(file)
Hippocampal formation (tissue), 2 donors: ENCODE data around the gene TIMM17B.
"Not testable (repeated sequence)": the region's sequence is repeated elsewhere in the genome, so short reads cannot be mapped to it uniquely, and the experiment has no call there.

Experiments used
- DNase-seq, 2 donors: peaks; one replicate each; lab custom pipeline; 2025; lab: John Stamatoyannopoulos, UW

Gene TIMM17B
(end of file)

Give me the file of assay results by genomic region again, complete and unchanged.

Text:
Hippocampal formation (tissue), 2 donors: ENCODE data around the gene TIMM17B.
"Not testable (repeated sequence)": the region's sequence is repeated elsewhere in the genome, so short reads cannot be mapped to it uniquely, and the experiment has no call there.

Experiments used
- DNase-seq, 2 donors: peaks; one replicate each; lab custom pipeline; 2025; lab: John Stamatoyannopoulos, UW

Gene TIMM17B